PRAGUE — Organizers of the recent Mercedes-Benz Prague Fashion Weekend here flew in buyers from several European countries, nudging a five-year-old event toward its eventual goal of boosting international exports of Czech and Slovak designers.
Representatives from specialty stores such as Doshaburi (Barcelona), Primitive London (U.K.), Temporary Showroom (Berlin) and Agentura Muuse (Copenhagen) met designers backstage after the shows, which ran Sept. 3 to 7, to discuss the possibility of future collaborations.
“Since this was the first time international buyers attended the runway shows, no orders have been placed yet,” said Lukas Loskot, general director of Mercedes-Benz Prague Fashion Weekend.
“Our platform has become the most prestigious national fashion event in the country, which provides each designer with wide p.r. coverage on a national level, complete look books and represents a quality standard for international buyers. Most of the buyers will need to review the next collections to assure that the designer is stable and has an integrated visual trademark in order to proceed,” he added.
Although there was no trade event in tandem with the shows this year, Petra Ptackova, one of the rare Czech designers represented by an online platform, notjustalabel.com, said she would follow up with buyers during Paris Fashion Week, where she is to host a showroom presentation.
Until recently an open-air showcase with full access for the general public — staged for two consecutive years on the Parizska Street, nicknamed the Fifth Avenue of Prague — the most recent edition took place in the spacious entry hall of Charles University Faculty of Law.
According to Loskot, the goal of the weekend is to “generate awareness of the creation of local fashion designers as well as to promote Czech design on an international level.”
This year’s edition hosted a total of 15,000 guests: 70 percent professionals and the remaining 30 percent admitted general public, Loskot said. International buyers and press represented about 15 percent of the official runway guest list, he noted.
The Czech fashion industry represents 3.7 percent of the country’s gross domestic product, with most exports destined for neighboring Slovak Republic, said Olo Krizova, chairman of the Czech Fashion Council.
According to the council, the average annual turnover of a Czech designer who has his own established network of private clients and commissioned boutiques is about 58,000 euros, or $79,150 at current exchange rates.
Krizova said the most successful commercial fashion brand in the country is Pietro Filipi, which collaborates with established Czech designers on a regular basis. Fourteen Czech designers out of the 25 who staged runway shows over the five days export their collections, predominantly to Slovakia, Germany and Italy.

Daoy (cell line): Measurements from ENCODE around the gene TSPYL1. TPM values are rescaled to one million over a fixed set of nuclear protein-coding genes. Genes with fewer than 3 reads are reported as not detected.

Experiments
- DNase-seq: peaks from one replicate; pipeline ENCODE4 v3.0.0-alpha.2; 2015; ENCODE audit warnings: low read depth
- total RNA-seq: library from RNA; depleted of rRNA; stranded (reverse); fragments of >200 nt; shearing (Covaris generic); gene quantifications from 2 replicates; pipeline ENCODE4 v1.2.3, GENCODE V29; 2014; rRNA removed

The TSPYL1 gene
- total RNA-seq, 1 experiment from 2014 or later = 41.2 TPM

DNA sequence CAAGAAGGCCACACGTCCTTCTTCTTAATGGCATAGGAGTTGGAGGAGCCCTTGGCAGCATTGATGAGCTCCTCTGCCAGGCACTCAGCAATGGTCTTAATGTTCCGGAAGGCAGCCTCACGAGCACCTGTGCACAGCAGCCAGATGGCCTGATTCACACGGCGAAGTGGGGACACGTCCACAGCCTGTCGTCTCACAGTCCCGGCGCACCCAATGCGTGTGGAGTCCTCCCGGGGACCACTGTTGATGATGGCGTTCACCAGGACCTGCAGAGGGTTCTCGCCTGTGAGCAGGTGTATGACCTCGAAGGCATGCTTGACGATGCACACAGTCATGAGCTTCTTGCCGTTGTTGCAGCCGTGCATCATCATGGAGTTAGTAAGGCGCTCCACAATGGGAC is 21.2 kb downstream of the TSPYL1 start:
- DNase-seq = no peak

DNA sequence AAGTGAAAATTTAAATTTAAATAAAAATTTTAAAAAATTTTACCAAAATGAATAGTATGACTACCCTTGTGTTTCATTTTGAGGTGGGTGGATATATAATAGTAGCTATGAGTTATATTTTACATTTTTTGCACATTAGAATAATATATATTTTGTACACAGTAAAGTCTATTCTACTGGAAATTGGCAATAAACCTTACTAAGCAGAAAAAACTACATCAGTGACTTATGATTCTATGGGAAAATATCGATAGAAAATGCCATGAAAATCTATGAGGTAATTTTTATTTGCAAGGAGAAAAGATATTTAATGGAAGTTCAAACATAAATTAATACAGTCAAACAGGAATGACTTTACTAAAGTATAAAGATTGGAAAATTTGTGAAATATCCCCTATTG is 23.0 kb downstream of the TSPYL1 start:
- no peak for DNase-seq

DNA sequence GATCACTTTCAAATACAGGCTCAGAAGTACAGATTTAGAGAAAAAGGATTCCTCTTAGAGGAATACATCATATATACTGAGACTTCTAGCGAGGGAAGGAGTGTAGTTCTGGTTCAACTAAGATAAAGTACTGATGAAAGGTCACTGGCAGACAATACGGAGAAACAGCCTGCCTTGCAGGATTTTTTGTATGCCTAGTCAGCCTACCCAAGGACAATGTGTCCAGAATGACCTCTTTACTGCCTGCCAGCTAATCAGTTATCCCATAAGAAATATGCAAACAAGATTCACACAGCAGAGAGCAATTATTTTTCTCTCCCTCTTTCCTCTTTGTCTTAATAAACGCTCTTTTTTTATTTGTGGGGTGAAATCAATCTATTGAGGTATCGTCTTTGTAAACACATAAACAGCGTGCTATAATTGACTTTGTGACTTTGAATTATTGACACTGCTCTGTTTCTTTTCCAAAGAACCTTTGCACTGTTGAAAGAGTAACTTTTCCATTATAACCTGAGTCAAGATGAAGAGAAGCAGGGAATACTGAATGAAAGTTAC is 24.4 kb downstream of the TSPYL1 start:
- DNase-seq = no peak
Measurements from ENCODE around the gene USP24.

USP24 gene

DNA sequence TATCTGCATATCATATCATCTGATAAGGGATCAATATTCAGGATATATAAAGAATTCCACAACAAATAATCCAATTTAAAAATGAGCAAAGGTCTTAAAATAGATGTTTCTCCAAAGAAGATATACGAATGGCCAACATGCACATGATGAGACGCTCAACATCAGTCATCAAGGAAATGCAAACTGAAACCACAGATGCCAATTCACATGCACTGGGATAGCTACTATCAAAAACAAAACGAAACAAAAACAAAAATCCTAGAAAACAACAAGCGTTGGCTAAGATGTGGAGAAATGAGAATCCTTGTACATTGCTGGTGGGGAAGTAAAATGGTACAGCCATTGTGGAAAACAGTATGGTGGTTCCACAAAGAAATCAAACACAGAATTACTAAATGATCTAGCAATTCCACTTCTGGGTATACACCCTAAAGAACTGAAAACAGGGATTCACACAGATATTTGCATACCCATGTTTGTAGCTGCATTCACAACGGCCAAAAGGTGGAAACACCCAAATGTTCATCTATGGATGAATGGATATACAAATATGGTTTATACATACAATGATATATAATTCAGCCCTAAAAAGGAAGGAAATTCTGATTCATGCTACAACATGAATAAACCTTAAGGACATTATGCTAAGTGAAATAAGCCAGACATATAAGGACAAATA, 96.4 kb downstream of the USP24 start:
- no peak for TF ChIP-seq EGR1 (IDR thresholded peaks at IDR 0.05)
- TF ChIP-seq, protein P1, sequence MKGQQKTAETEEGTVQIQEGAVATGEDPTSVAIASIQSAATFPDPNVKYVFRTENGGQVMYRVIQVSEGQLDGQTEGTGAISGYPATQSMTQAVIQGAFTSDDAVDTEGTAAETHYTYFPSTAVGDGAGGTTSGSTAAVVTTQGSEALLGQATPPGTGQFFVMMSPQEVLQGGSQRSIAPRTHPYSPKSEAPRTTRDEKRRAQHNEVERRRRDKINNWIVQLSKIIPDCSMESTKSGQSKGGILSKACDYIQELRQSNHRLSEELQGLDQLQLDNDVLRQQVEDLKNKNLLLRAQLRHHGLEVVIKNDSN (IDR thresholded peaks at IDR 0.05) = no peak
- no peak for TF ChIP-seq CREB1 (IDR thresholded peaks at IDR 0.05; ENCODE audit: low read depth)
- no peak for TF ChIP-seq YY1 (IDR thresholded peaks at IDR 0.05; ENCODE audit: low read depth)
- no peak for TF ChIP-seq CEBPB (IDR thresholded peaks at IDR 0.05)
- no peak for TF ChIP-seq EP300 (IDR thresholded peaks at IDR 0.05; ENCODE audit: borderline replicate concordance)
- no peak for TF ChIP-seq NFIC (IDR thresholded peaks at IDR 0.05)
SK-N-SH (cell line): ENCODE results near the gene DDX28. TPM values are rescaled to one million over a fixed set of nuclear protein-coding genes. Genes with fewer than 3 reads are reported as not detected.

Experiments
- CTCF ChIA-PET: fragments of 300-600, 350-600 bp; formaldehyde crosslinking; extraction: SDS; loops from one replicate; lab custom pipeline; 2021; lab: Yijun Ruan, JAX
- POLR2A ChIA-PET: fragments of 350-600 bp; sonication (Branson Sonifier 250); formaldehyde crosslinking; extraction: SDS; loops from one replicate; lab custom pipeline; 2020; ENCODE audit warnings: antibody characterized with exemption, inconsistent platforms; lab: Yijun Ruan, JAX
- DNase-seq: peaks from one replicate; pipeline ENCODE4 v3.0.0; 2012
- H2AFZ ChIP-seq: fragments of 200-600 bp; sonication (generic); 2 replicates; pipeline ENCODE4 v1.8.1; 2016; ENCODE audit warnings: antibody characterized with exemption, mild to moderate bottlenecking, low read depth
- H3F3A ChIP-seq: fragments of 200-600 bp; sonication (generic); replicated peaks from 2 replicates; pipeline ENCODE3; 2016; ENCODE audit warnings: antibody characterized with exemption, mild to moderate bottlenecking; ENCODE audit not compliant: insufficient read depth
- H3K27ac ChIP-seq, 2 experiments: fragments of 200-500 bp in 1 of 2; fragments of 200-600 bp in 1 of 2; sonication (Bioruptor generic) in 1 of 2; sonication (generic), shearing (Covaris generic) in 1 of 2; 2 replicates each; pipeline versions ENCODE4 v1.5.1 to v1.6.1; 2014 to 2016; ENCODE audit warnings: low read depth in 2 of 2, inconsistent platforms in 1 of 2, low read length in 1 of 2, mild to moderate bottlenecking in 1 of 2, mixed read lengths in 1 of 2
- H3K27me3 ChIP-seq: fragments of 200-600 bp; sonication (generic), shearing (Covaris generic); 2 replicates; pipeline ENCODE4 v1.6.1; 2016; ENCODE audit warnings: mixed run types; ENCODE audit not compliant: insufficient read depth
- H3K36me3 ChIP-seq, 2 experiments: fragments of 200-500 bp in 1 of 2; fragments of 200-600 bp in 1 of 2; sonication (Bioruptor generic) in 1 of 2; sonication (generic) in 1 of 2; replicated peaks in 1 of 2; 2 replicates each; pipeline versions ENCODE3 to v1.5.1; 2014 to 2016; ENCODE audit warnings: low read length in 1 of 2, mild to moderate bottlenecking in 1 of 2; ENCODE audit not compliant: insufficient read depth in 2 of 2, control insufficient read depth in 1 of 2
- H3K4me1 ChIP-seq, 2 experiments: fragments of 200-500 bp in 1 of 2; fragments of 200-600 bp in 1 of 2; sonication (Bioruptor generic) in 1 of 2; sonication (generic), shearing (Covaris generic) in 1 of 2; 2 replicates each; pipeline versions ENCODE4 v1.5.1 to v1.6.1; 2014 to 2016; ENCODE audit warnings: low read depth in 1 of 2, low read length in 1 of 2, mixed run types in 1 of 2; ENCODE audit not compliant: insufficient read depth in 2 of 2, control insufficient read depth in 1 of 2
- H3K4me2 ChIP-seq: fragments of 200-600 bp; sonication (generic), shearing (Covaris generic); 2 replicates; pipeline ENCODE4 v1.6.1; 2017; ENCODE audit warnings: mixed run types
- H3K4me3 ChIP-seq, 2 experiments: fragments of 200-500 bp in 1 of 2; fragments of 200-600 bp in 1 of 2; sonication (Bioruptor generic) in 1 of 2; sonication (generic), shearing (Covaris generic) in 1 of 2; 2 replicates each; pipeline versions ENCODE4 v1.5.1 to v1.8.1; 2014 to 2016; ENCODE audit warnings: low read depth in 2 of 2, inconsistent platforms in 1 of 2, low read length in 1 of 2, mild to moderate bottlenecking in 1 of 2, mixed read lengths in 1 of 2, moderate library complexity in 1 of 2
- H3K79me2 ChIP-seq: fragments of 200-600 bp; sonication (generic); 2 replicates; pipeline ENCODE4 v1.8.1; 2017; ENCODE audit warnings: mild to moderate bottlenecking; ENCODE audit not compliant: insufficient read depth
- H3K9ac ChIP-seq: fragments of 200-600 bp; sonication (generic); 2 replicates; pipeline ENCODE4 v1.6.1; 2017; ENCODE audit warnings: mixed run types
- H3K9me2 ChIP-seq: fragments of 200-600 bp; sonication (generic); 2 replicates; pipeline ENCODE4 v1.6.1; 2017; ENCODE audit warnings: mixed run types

Mercedes-Benz acquired Prague’s nascent fashion week in 2012 following its third successful edition. In order to foster international exchange, a partnership with Malaysia Fashion Week was established and designer Jimmy Choo came on board with an educational mission, meeting up-and-coming Czech designers to consult and share his professional advice.
“Presenting my collections during fashion week is a bonus service for my faithful portfolio of clients,” said Petra Balvinova, who paraded a collection that was not offered to wholesale clients.
“On average, we receive about 200 orders in a week, mostly from individual clients, but it takes about three months to create and deliver them, which is a huge problem of many Czech designers. Finding a balance between the incoming demand and capacity to produce requested amounts is always a challenge many of us need to cope with. This is the key reason why I cannot commit to any retailer, because I cannot guarantee 100 percent the delivery of requested amounts,” she explained.
The official runway schedule prohibited commercial presentations of mainstream brands, leaving the full spotlight focused on the collections of Czech and Slovak designers.
“This summer, I premiered my collection at Berlin Fashion Week, where the runway show was followed up by a personal presentation to press and buyers. I appreciate that Prague keeps up with these standards,” says Marketa Marova, the creator of Antipearle jewelry, who presented her collection along with colleagues Eva Vontorova, Boris Hanecka, LaFormela and Klara Nademlynska.
One of the buzziest shows of the week came from local fashion star Jakub Polanka. Soon after Polanka graduated from the Institut Français de la Mode, he worked with industrial designer Philippe Starck and was later nominated for the Hubert de Givenchy Award. His collections are easy to recognize by the draped silhouettes, clean lines and bold approach.
The “wow” factor of his packed show was the appearance of Rick Genest, a model and actor known as Zombie Boy for his full-body tattoos that make him resemble a rotting corpse.